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<nettime> The Safe Harbor Question and The THING - New York Law Journal
ricardo dominguez on Fri, 31 Jan 2003 08:41:55 +0100 (CET)

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<nettime> The Safe Harbor Question and The THING - New York Law Journal

Digital Copyright
Internet Service Provider May Be Forced to Shut Down

By Tamara Loomis
New York Law Journal

In the long-running comic book series, The Thing is a Fantastic Four
superhero with a rock body and amazing strength who can defeat any menace at

In its modern incarnation, The Thing is a New York City-based independent
Internet service provider. And in its current guise, The Thing may have met
its match in the Digital Millennium Copyright Act.

The Thing as service provider offers virtual community services -- Web
design, technical support and online service -- to city artists and
political activists. Clients range from such well-known institutions as P.S.
1 and Artforum magazine to hundreds of lesser-known New York City artists
and activists looking to connect with other like-minded people and promote
their work.

The non-profit company has been in business for over a decade. Yet in less
than six weeks, The Thing may be forced to shut its doors, kicked offline by
its service provider, Verio Inc., of Englewood, Co.

The Thing spokesman Brian Boucher said that Verio is terminating its
contract because of charges that one of The Thing's clients violated the
Digital Millennium Copyright Act (DMCA) and other trademark laws by putting
up a site parodying The Dow Chemical Company.

The site came to the attention of Dow's intellectual property lawyers,
Howard, Phillips & Andersen in Salt Lake City, who wrote Verio requesting
that it be shut down. Verio responded by disabling The Thing's entire
network until the site was removed the next day.

That should have been the end of it. But on Jan. 3, Verio senior counsel
Susan Gindin wrote a letter informing The Thing that its service would be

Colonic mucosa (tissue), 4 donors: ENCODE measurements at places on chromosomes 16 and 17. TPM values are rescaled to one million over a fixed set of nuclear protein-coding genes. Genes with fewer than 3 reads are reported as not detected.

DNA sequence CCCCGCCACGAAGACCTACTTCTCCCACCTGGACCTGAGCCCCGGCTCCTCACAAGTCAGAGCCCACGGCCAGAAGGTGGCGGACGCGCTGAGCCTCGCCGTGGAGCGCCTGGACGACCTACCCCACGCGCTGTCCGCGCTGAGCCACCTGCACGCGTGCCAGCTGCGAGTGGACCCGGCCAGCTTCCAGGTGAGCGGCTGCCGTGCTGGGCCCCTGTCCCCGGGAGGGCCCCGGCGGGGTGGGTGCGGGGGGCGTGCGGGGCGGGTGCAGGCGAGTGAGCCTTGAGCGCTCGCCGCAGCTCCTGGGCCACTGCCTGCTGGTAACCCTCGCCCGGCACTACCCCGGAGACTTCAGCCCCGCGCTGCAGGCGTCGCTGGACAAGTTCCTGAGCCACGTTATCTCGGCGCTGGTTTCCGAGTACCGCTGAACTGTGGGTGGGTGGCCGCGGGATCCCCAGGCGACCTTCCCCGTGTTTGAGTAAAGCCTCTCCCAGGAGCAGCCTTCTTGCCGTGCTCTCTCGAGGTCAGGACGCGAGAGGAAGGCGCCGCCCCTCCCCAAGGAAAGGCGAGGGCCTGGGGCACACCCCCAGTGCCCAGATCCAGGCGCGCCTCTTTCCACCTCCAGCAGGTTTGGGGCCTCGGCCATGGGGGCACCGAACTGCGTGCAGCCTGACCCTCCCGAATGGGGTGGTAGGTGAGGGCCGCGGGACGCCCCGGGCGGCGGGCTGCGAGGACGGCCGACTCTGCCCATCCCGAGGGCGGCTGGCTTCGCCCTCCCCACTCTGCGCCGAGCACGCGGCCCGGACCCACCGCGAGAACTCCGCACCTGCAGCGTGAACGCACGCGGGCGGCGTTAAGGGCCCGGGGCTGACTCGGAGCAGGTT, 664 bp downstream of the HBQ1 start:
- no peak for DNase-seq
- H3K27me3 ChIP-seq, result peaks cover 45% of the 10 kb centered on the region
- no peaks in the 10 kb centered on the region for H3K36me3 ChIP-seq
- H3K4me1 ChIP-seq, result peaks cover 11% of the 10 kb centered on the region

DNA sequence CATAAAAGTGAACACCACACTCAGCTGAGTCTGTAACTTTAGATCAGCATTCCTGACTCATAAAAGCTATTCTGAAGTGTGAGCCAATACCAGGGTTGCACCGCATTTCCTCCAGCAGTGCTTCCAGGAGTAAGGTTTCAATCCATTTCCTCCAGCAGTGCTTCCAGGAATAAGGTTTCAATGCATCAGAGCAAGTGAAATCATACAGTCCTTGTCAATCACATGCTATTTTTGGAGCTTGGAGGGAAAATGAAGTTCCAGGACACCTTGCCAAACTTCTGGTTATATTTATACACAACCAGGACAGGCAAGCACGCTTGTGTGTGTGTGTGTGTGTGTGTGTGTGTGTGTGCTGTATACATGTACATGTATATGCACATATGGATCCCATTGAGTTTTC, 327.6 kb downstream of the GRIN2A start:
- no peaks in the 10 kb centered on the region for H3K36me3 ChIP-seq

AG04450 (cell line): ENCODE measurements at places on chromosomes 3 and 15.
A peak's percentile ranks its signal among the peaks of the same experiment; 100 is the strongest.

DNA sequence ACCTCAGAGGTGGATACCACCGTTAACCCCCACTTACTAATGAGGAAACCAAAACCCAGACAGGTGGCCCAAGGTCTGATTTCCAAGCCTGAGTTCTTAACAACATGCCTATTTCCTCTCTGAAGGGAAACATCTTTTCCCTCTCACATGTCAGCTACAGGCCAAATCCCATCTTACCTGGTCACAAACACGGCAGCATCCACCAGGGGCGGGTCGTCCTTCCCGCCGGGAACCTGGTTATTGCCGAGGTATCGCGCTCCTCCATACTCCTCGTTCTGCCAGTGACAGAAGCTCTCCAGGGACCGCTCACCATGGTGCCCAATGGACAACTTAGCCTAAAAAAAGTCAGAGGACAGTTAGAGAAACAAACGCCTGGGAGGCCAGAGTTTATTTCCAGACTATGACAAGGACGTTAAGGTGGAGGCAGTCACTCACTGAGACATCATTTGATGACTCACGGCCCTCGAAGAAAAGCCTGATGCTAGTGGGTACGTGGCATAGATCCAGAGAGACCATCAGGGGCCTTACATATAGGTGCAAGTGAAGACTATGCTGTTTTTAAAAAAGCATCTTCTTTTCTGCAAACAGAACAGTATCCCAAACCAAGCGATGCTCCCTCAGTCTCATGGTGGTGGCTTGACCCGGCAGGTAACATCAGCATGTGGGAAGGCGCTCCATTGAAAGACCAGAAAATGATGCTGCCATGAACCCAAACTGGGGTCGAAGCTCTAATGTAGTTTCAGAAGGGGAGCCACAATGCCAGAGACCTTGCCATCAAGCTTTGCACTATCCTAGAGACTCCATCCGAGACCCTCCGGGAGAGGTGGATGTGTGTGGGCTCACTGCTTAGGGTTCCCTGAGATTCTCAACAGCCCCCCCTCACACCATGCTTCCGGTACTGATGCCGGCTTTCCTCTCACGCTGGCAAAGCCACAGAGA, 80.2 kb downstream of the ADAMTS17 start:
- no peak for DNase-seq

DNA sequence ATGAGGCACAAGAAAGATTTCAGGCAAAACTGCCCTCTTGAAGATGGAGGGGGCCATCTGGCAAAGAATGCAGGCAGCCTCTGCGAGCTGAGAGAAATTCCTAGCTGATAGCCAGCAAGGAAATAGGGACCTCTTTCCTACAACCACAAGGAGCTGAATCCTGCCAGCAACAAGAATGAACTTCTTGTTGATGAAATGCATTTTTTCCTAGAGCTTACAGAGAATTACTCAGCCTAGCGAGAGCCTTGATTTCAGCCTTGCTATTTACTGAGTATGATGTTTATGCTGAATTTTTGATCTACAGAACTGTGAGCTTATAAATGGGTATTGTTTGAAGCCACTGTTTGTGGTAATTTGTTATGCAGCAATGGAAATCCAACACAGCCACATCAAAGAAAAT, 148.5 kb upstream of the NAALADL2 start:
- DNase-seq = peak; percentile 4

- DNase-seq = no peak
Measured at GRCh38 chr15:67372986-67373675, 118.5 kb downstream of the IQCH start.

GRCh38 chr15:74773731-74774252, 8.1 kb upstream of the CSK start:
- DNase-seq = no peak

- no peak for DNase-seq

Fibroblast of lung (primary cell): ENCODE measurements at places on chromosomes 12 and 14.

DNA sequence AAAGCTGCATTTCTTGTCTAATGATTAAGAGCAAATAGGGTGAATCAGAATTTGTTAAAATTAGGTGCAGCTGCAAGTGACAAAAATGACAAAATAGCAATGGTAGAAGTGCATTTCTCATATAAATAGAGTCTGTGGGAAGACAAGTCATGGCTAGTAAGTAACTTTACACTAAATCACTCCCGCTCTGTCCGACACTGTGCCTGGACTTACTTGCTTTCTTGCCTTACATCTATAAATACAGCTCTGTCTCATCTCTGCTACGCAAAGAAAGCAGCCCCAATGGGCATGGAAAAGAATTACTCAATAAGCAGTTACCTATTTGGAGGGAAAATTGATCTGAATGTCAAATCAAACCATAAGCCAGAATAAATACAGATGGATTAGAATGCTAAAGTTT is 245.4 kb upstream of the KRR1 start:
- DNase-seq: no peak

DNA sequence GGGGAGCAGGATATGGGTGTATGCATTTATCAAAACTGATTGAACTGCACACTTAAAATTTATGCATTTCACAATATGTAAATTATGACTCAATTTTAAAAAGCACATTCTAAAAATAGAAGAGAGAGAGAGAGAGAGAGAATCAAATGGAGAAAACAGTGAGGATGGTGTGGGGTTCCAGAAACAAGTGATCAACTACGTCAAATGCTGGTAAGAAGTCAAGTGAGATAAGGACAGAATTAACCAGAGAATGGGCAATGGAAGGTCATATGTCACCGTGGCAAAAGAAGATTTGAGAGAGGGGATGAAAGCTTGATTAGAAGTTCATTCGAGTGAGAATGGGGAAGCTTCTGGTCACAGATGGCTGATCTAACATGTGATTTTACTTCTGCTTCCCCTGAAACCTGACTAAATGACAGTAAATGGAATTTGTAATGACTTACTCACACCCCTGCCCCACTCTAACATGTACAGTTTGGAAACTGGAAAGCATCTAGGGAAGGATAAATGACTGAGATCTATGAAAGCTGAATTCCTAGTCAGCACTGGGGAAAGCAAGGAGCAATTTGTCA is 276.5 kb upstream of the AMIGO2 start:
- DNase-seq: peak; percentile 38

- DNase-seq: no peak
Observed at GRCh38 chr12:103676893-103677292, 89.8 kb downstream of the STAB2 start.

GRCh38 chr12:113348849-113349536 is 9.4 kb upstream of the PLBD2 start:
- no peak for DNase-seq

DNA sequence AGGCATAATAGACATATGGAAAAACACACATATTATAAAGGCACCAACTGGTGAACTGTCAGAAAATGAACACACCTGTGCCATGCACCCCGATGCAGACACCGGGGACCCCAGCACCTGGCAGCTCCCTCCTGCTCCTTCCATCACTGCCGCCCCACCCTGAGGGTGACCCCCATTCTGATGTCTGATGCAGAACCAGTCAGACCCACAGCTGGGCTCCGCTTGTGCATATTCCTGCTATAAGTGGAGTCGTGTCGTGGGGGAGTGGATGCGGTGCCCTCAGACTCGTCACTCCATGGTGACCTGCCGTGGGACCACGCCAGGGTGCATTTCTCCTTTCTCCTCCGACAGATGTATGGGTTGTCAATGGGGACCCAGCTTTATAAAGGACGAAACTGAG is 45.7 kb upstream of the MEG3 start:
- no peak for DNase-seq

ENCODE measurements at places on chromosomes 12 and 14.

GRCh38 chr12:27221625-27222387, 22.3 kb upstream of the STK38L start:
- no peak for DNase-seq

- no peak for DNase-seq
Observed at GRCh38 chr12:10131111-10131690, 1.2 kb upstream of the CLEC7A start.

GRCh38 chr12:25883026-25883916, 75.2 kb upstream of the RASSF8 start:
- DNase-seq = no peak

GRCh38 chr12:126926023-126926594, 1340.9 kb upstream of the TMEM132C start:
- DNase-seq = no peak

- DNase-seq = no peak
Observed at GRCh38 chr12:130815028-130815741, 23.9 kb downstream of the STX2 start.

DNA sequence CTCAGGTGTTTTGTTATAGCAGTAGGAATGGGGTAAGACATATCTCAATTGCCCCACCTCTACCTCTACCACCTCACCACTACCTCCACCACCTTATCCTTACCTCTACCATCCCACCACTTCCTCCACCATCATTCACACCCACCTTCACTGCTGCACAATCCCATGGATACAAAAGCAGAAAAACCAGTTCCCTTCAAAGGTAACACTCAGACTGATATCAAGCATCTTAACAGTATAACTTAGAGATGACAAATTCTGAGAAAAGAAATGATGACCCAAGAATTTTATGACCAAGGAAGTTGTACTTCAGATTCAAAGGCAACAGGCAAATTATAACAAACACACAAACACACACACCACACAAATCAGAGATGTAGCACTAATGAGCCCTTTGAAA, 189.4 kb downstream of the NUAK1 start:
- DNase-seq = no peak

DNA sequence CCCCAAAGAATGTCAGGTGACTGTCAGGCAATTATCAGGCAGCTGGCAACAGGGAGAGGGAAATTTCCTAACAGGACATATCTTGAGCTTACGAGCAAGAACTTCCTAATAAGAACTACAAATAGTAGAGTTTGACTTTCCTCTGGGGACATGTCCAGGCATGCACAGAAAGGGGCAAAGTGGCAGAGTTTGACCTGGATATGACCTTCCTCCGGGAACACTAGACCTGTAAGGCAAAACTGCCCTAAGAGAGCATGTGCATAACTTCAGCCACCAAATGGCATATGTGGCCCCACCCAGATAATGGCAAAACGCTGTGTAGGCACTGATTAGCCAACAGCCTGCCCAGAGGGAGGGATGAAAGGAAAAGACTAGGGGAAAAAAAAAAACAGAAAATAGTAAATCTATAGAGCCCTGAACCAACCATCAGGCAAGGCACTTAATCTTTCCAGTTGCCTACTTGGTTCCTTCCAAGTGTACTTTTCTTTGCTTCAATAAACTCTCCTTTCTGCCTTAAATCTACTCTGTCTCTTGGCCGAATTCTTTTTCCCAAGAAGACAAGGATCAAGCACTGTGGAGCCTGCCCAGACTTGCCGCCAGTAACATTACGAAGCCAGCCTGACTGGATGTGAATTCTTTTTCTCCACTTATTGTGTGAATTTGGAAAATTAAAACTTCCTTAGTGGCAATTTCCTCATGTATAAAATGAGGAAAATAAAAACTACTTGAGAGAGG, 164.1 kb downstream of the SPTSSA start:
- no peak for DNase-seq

permanently suspended on March 14, 2003, "as a result of violations of
Verio's Acceptable Use Policy."

"It's a totally punitive measure against a small business that's not
profitable to them," Boucher said. "They're thinking, 'These guys are way
more trouble than they're worth.' "

Gindin declined to comment, referring inquiries to Verio's public relations
office, which did not respond with a statement by press time.

The Thing's difficulties started in early December when a loose-knit group
of political pranksters called the Yes Men incurred Dow's wrath by issuing a
phony press release purporting to be from the giant chemical company.

The release ridiculed Dow executives for caring more about profits than
cleaning up and compensating for the infamous toxic gas leak at a Union
Carbide plant in Bhopal, India, that killed thousands of people in 1984. Dow
now owns Union Carbide.

"We understand the anger and hurt," read the phony release, "But Dow does
not and cannot acknowledge responsibility." The Yes Men included a link to
their own www.Dow-Chemical.com site, designed to look much like the
company's real site at www.dow.com.

The Yes Men's parody was posted on the Internet on Dec. 3 by RTMark.com, an
arts activism group that gets its service from The Thing. Dow found out